- Women’s ice hockey prepares for weekend against No. 6 Boston College
- Men’s ice hockey dominates UConn 5-2
- Bobcats hold off Siena to maintain the top spot in the MAAC
- A perfect pair
- Student Media teams up against domestic violence
- The Clery Act
- University set to release new website
- Volleyball closes out home stand with win over Siena
- Putting the university to the test
- Men’s soccer beats Monmouth for fifth straight MAAC win
Alpha Chi presents ‘Kristin’s Story’
Andrea Fuller Cooper is a mother who has been directly affected by her daughter Kristin’s rape, depression and suicide. In response to these events, Cooper travels to colleges throughout the country to share her daughter’s story and promote awareness of these issues.
Cooper spoke to students in Alumni Hall on Nov. 12 about the tragic events that led to her daughter’s death. Cooper’s purpose in sharing her story is to educate about the warning signs of depression and suicide, in hopes of preventing what happened to her daughter from happening to others.
Kristin was a well-liked college student and member of her school’s chapter of Alpha Chi Omega in Colorado. She suffered from depression after she was raped by an acquaintance, and committed suicide a short time later. At the time of her suicide, her family was unaware why she would have wanted to end her life. After her parents read her journal, they realized that Kristin had been raped by a close male friend, and were shocked that they had not noticed the warning signs of depression and suicide that their daughter had displayed.
“Most people are not aware of how prevalent suicide is. However, suicide is the second highest killer of college students, with car accidents being number one,” Cooper said during her speech.
To prove this point, Cooper took an informal poll of the audience asking how many people had been affected by suicide. She was not surprised when almost the entire crowd raised their hands.
Cooper has researched date rape and depression and hopes to educate her audiences about how serious suicide is. She demonstrated how common it is by presenting statistics during the slide presentation of her speech.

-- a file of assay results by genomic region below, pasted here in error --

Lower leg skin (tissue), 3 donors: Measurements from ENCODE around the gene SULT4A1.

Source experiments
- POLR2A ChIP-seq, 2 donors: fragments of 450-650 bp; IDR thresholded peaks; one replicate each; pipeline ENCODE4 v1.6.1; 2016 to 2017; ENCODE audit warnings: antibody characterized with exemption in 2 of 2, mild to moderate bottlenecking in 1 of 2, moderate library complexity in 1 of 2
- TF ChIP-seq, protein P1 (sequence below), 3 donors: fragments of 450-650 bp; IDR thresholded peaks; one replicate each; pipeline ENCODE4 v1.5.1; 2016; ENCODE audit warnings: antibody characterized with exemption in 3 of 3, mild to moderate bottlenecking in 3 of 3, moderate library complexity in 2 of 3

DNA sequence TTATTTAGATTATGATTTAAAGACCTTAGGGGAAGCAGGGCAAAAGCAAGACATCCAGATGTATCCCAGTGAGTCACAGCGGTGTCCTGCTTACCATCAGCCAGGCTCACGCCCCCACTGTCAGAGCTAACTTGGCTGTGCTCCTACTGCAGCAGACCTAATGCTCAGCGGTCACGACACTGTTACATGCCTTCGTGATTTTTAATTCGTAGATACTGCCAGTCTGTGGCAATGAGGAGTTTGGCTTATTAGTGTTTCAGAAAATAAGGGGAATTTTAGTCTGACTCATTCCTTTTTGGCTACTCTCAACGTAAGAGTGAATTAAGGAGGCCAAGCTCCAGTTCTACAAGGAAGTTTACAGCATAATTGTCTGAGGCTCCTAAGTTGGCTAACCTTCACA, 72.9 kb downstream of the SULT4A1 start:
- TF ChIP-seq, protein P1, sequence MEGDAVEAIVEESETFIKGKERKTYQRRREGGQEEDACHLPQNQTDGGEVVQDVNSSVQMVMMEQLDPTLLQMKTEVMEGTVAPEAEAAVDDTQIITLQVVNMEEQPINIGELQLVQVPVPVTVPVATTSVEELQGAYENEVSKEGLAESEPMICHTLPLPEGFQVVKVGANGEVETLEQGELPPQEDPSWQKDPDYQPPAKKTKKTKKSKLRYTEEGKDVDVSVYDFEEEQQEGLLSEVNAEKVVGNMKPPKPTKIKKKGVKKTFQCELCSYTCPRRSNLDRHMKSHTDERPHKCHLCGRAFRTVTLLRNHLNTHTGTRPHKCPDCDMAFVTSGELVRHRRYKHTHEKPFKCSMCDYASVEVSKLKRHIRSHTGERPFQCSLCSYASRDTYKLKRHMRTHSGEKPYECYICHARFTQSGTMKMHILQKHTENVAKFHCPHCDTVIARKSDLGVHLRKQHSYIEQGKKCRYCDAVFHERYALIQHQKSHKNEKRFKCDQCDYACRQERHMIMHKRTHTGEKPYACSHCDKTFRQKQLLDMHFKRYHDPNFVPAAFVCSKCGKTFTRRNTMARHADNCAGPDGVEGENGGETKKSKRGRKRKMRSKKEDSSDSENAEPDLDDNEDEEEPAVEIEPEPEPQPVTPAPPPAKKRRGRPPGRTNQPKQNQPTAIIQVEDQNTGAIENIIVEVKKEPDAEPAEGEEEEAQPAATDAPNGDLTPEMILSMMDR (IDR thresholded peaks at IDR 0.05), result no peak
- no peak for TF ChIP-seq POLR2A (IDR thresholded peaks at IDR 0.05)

One statistic is that a woman is raped every two minutes in the United States. Another is that 65 percent of rape victims contemplate suicide. Cooper said that 85 percent of the time the woman is raped by someone she knows.
“Most of the time the rapist is the boy next door,” Cooper said.
There are many signs students must be aware of to prevent suicide from happening to someone they love. The presentation stressed the importance of recognizing signals a depressed person commonly displays. Cooper stated that according to friends, her daughter exhibited most of the telltale signs of depression – she began to do poorly in school, didn’t find happiness in things she once enjoyed, slept often, gained weight, and was always tired and withdrawn.
Cooper discussed what actions should be taken if someone was raped or is believed to be suicidal. Providing support for the person is most critical.
Monique Drucker, trained sexual assault counselor and Quinnipiac’s Rape Crisis Counselor, has information and phone numbers for students in emergency situations.
Drucker informed the audience of the procedure for a victim of rape at Quinnipiac. A student in trouble should contact his or her RA, who will then contact Drucker, who is on-call at all times. She then accompanies the student to the hospital for proper treatment and testing.
A booklet entitled, “A Resource for College Students: What To Do If You Are Raped,” was also distributed to the audience at the end of the presentation. The handbook provided an overview of rape and is a resource Cooper uses to save lives through awareness.
Cooper was pleased that there was a male presence in the audience and said, “My presentation is not only important for women, but is also helpful to men, because women will often confide in their male friends about a traumatic event such as rape.”
Cooper feels the warning signs for a suicidal or depressed person must be taken seriously, especially claims that they want to kill themselves or hinting at death.
“Suicide is a permanent solution to a temporary problem,” said Cooper, “and if my speech tonight can change that for one person than I have been successful.”
Cooper’s presentation was made possible by a grant from both Alpha Chi Omega and Delta Delta Delta. Both of these organizations enable the funding of Andrea Fuller Cooper to present her story to college communities nationwide.
For further information students may contact Monique Drucker at x8723, or call the national rape crisis hotline at 800-656-HOPE.